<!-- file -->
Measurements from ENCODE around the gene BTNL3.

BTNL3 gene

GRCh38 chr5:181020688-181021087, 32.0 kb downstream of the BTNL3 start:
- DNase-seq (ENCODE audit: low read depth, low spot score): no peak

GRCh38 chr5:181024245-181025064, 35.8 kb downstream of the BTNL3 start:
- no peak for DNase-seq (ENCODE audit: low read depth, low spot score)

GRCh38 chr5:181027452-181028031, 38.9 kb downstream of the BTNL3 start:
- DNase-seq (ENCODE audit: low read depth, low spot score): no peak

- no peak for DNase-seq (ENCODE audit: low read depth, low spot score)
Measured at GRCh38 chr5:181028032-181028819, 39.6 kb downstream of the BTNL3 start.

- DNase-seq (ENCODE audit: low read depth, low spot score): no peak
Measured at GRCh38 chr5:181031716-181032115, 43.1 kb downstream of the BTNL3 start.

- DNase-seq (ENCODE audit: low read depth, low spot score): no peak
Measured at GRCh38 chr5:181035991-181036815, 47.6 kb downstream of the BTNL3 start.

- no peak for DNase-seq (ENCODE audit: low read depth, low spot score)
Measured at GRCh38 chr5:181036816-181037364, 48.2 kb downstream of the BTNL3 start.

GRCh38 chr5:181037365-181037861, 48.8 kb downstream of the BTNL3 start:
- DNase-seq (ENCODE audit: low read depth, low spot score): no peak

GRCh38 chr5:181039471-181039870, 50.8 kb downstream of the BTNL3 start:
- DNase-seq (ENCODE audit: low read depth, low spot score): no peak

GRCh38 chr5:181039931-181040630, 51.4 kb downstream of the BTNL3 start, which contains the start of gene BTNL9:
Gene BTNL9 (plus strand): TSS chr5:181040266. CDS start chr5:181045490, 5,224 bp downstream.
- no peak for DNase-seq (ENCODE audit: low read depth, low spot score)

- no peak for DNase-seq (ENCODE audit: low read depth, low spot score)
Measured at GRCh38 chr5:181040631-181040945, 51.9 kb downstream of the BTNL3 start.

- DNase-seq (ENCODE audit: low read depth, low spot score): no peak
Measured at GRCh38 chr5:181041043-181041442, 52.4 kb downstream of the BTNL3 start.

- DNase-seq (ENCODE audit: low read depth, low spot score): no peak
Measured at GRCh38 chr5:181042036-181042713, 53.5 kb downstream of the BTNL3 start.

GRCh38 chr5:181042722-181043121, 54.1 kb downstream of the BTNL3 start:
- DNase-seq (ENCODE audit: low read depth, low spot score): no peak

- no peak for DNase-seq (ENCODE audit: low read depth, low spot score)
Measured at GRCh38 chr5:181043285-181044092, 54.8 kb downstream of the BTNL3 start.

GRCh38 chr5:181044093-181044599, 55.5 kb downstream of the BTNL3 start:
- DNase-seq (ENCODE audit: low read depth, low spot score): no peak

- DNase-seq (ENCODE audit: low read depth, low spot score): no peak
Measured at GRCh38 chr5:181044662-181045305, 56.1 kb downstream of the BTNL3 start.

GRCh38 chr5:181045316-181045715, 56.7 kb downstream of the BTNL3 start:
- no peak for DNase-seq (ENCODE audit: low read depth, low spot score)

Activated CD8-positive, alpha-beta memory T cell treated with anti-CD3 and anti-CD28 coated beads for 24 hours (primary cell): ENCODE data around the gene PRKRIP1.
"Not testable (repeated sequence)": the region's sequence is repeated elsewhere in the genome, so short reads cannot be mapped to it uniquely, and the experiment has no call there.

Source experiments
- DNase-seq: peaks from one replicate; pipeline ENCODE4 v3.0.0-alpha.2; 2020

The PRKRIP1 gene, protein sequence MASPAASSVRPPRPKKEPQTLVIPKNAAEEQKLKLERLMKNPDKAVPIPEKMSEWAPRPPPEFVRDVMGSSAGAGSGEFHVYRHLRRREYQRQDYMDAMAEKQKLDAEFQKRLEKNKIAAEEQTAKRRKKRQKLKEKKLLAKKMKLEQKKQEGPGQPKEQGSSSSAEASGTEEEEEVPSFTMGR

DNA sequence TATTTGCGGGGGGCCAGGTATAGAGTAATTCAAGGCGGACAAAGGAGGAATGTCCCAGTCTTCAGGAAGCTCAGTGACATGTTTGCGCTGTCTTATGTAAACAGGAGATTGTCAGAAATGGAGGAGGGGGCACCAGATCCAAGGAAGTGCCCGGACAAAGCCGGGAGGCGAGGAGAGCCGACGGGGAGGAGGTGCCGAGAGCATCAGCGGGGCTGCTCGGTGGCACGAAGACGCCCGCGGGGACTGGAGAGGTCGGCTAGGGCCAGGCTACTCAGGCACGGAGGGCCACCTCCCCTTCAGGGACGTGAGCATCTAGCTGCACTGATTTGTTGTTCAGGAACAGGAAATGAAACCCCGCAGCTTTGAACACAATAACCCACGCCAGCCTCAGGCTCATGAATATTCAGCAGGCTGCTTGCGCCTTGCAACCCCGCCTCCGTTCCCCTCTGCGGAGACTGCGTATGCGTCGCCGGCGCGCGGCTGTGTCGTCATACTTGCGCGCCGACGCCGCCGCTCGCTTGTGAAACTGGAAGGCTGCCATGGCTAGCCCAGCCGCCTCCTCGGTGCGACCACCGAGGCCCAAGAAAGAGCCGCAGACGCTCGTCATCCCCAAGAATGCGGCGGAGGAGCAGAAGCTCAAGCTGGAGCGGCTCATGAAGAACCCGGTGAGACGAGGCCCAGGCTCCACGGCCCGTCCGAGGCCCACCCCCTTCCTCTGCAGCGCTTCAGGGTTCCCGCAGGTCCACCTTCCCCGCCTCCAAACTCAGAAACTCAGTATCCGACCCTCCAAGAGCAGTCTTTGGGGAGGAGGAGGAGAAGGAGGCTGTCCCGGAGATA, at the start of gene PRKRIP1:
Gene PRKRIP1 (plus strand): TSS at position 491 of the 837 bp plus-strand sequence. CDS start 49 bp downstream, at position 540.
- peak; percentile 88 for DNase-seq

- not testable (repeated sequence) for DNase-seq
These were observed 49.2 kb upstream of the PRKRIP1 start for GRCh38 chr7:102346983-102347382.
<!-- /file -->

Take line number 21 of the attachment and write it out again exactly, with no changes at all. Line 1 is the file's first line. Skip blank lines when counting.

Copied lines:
GRCh38 chr5:181039931-181040630, 51.4 kb downstream of the BTNL3 start, which contains the start of gene BTNL9: